Poza Zilei: Loose Change


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I took this photo in Brasov earlier this week and it’s a real, working model although I didn’t play it. It gave me goose bumps to see it because it’s been many years since I’ve seen a Pac Man cabinet game like that and it brought up a lot of old, old memories.

On the side of the cabinet and on the front (look right under the Pac Man image) it says “20th anniversary – 1980-2006” and I certainly remember when this game was brand new, when it was part of a strange obsession that took over America for a few short years. It’s hard to really explain just how important these beeping colored screens became for the entire (American) public in those days, with songs and movies and clothing and television shows dedicated to it and people going broke and becoming hospitalized and injured due to their obsession for playing them.

To give you a small idea of how big these video games were – the most popular games easily made double the amount of money than did all the Star Wars films. Even the President of the United States talked about video games in those days.

But it also reminded me of a very old memory from way back in 2000 here in Romania, my very first trip to this country. My ticket was round-trip via Bucharest although I had spent all of my time in Cluj. And since my return leg left around 6:00 am from the capital, I had a problem. Somehow I had to get from Cluj to Bucharest in some kind of way where I could get to the airport around 4:00 am (for security and check-in) and yet I didn’t know anyone in Bucharest and I didn’t feel like paying to stay in a hotel for essentially “half” a night.

What ended up happening was I flew from Cluj to Bucharest in the early evening before and met up with a guy who I barely knew – he had driven me to my hotel on my first day in Romania. He offered to let me leave my bags at his house for the night and then take me to the airport at the crack of dawn. Which did happen. But because he had to work, he left me in the care of his brother, whom I didn’t know at all, and thus began a very strange evening as I had to stay awake and see the sights in a foreign land where I did not speak the language with a guy whom I did not know at all.

Some very odd and interesting things happened that night, including meeting someone famous, which I will save for another time. But the story I want to tell today involves video games and the picture above. It was fairly warm that night but it began to rain somewhere around 2:00 am and my new “friend” and I hopped into a taxi and pulled up in front of a large, decrepit old building that seemed to be virtually abandoned. I’m guessing at one point it had been a warehouse or some other kind of industrial building.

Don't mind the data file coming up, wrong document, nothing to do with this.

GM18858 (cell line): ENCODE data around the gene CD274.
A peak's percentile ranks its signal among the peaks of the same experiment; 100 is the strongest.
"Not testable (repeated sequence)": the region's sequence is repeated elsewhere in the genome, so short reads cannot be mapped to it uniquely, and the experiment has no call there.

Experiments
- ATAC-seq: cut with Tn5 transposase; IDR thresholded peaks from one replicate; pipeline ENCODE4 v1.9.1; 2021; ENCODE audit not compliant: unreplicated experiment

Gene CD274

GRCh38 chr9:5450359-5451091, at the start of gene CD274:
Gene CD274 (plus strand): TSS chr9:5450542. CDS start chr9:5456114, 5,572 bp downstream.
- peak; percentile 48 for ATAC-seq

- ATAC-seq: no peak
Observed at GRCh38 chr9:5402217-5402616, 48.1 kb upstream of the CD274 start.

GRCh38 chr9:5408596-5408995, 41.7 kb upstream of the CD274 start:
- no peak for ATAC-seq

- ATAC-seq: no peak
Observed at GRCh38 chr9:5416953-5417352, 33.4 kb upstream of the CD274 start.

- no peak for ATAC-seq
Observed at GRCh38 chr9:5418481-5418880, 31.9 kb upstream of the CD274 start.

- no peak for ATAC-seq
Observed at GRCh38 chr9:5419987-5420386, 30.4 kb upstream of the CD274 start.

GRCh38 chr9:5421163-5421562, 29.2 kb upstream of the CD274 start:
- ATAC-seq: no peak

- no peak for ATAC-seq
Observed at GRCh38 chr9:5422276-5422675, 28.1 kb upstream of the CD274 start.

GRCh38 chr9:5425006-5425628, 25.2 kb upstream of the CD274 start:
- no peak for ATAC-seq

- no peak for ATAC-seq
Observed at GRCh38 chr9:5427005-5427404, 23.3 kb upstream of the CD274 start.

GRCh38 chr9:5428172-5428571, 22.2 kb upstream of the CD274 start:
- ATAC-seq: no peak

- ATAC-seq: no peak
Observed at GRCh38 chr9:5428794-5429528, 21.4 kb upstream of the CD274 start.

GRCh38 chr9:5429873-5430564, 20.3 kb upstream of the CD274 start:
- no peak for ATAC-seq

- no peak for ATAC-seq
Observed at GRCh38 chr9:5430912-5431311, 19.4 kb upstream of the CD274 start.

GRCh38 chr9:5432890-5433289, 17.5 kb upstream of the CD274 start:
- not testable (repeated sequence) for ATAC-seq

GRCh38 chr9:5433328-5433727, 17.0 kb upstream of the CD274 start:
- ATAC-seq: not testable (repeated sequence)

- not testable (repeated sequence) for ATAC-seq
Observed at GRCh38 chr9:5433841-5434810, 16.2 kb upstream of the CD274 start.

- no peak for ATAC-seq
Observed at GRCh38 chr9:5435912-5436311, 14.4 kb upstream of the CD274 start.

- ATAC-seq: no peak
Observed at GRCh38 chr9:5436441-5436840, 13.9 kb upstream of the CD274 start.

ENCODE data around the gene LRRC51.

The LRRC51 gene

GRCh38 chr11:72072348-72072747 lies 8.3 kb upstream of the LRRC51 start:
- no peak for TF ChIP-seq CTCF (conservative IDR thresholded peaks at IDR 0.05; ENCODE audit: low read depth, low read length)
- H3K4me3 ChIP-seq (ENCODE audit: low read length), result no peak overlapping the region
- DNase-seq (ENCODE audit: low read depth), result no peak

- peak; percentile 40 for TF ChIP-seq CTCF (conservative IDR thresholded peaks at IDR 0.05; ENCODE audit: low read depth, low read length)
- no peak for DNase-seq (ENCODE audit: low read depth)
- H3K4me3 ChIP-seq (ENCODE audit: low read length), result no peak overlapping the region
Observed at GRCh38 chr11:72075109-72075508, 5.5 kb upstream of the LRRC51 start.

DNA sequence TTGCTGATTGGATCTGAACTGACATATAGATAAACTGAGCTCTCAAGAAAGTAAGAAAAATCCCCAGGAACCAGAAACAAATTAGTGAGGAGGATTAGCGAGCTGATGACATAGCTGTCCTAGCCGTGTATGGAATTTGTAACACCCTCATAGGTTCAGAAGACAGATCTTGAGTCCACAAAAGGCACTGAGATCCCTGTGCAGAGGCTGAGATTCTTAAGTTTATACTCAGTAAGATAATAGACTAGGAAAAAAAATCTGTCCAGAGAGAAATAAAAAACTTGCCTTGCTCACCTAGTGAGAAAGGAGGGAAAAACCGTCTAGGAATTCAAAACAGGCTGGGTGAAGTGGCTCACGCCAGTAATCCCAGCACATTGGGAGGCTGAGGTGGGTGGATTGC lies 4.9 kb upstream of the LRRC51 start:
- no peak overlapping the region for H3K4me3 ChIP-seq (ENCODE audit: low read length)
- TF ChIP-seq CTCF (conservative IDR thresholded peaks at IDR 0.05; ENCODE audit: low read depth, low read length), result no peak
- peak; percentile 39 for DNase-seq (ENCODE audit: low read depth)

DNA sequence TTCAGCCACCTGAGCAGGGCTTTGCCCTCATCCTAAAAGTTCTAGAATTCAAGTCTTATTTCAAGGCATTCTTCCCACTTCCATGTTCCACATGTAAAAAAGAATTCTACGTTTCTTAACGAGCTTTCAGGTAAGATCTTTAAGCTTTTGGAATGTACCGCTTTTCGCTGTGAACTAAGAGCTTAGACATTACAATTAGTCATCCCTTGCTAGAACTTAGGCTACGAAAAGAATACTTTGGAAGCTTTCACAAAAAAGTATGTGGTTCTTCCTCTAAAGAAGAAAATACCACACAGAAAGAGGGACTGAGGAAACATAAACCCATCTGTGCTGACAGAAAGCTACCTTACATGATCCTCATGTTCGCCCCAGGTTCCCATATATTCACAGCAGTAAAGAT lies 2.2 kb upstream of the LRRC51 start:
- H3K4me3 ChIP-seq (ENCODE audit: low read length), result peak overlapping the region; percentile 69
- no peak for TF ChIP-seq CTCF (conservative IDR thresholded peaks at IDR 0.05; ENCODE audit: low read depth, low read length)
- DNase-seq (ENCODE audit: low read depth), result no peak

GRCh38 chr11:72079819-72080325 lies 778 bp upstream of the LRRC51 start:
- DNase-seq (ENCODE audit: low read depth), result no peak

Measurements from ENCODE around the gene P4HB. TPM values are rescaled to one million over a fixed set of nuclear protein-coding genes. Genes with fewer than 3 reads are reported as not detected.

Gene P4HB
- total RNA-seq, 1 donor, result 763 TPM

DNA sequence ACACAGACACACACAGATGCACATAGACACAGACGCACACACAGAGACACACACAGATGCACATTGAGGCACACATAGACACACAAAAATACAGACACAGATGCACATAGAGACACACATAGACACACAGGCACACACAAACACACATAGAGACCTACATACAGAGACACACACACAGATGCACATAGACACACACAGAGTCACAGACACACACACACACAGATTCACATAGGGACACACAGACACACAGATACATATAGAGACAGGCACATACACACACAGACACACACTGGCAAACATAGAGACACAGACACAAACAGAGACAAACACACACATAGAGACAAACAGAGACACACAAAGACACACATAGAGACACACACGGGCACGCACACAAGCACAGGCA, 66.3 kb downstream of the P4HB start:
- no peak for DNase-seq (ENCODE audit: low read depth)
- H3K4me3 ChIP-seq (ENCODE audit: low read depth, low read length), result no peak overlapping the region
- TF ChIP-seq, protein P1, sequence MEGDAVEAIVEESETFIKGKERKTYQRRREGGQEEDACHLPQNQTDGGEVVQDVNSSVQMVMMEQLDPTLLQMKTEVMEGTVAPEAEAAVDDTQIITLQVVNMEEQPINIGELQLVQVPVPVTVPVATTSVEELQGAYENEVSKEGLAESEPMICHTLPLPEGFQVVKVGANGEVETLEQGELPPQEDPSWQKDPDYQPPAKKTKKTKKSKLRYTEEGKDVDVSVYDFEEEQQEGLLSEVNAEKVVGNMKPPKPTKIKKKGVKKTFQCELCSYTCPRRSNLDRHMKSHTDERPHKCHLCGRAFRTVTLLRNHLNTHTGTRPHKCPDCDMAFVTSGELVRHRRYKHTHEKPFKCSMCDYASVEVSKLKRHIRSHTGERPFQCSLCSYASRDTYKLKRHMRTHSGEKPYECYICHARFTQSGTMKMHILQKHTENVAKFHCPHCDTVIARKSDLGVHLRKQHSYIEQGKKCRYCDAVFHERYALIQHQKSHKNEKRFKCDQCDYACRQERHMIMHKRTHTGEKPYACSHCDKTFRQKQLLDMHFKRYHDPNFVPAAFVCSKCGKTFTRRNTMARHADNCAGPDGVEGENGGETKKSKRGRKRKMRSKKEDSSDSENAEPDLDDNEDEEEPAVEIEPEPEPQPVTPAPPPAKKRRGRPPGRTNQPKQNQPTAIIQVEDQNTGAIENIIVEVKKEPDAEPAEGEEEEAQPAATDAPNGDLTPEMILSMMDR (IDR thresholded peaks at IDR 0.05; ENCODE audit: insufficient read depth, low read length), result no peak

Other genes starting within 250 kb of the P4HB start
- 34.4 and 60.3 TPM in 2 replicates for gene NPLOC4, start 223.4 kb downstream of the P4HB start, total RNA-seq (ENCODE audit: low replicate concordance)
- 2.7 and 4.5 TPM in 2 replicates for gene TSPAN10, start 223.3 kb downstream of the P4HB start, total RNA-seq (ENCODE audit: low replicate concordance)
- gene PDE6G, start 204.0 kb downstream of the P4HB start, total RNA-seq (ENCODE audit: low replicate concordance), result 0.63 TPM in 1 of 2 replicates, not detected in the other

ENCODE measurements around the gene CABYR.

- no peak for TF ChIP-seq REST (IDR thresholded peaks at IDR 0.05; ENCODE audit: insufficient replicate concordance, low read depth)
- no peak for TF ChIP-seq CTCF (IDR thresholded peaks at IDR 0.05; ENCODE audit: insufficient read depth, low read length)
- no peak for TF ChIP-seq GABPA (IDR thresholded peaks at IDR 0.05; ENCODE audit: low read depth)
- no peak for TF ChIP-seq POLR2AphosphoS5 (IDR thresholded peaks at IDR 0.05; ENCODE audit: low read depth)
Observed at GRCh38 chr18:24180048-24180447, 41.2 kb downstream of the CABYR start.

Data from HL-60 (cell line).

Inside however it was full of arcade games, dozens and dozens and dozens of them, with young Romanians hunched over them and feeding in coins and pounding on the buttons and yanking the joysticks. And I stood there in awe because these were no “anniversary editions” of old, popular games but the original cabinet models. They bore scratches and dents and some of the labels were peeling off. And I saw every video game from the 1970’s and 1980’s, from the popular and well-known ones (like Pac Man) to obscure ones I barely remembered.

To say it was surreal was an understatement. It was like a cemetery for an important part of American history (as well as Japanese – some games were entirely in that language) only the machines weren’t dead. They were abused and used but they still functioned and in the wee hours of a rainy spring morning, dozens of young Romanian guys were playing them.

I didn’t have a camera and so there are no photos. And I’ve never seen anything like that before or since. I’m not even sure I even played any of those games – instead I was happy to just wander around and gape in amazement to see Galaga and Dig Dug and Centipede and Pole Position and Defender and Missile Attack still bleeping and chirping and whirring and still alive, hidden away in an old warehouse in some obscure neighborhood of Bucharest, Romania. I mean they had Frogger for christ’s sakes! And the original Donkey Kong. To this day I can still hear in my head that strange little melody that plays whenever Mario would jump over a barrel.

I got on the plane the next morning and went back to America and then I came back to Romania a few times and ended up eventually moving here, learning the language, writing my book and creating this blog and making this country my home. I never saw either of the brothers again and I could not tell you where that old warehouse full of video games is in Bucharest. But for a brief moment in time I was transported in a time machine to a very far away part of my past.

Nowadays I do have a camera, which is how I was able to take the photograph you see at the top of this post. And it brought back such a flood of memories that I stood there transfixed for a few moments. And today, well, I guess I thought I’d share it with all of you :)